NUESTRA FRONTERA: COMMUNITY AND RESILIENCE IN EL PASO (APRIL 2015)
RENATA AGUILERA-TITUS, ANNA CLAIRE EDDINGTON, EMMY GRACE, JESSIE KRAFFT, AND SARA SERVIN
Acknowledgements: La Mujer Obrera, Centro de Los Trabajadores Agricolas Fronterizos
A Political Ecology of Eastern Red Cedar in Oklahoma (APRIL 2015)
The focus of this work was to assess USDA conservation practices and their linkages with the social dimensions of resilience in rural life. During the Dust Bowl, the Natural Resources and Conservation Service promoted Eastern Red Cedar, a highly invasive tree, as a best management practice for preventing soil erosion by serving as wind break. Today, however, the removal, extermination and potential marketization of Eastern Red Cedar have become top conservation priorities for land managers and farmers alike in Oklahoma. The tree, which consumes substantial groundwater, is exacerbating the impact of droughts, as well as devastating wildfires. Understanding mixed and forgotten histories as well as analyzing current misreadings and re-articulations of problems remains important for assessing current public policy practices and options.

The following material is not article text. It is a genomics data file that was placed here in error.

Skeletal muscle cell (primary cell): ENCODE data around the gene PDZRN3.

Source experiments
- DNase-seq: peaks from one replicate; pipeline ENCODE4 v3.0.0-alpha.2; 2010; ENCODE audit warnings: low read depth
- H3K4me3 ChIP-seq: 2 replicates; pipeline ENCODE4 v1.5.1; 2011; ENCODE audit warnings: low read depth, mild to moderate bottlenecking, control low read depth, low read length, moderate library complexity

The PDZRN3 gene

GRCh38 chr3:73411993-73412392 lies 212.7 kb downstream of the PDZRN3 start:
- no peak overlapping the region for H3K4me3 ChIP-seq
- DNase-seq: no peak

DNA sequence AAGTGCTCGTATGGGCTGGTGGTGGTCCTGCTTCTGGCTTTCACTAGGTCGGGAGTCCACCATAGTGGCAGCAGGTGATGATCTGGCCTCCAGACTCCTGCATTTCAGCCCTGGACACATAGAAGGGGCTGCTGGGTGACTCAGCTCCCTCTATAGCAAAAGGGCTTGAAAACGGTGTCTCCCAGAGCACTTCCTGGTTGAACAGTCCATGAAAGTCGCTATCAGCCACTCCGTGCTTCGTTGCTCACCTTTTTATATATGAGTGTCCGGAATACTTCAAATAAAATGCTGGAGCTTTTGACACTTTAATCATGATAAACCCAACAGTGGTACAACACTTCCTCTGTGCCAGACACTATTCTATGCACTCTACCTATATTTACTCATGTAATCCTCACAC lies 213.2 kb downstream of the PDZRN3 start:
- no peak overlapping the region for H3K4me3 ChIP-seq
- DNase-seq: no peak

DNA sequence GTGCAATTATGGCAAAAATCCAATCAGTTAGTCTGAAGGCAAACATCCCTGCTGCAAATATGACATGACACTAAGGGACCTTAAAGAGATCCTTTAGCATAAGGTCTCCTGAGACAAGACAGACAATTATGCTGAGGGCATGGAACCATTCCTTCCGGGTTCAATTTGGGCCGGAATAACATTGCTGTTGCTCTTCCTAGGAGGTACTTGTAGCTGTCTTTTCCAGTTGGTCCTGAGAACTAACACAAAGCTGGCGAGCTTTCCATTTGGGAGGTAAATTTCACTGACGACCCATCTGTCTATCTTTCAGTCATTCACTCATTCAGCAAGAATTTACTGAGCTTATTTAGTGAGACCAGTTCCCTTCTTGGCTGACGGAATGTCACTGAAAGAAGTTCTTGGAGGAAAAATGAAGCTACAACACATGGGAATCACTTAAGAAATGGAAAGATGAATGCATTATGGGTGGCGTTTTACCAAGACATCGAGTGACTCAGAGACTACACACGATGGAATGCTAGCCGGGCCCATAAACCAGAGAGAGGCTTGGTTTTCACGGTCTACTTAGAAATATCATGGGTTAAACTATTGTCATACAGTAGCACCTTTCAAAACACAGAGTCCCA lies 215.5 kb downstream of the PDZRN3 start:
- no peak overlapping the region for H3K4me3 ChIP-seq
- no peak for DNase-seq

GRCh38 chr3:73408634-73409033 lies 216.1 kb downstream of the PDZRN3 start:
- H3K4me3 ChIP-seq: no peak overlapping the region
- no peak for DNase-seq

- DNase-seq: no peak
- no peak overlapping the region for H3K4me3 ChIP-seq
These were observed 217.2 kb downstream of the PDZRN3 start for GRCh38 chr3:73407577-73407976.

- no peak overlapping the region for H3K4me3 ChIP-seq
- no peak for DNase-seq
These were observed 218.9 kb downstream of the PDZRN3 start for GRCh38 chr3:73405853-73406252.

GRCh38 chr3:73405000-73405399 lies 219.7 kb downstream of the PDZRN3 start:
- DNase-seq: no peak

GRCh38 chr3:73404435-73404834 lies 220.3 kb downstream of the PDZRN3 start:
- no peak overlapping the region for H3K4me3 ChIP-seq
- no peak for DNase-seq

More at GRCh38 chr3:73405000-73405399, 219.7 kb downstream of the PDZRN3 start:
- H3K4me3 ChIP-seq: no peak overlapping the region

Acknowledgements: I would like to thank The Oklahoma Black Historical Research Project, Willard Tillman, and David Stephens.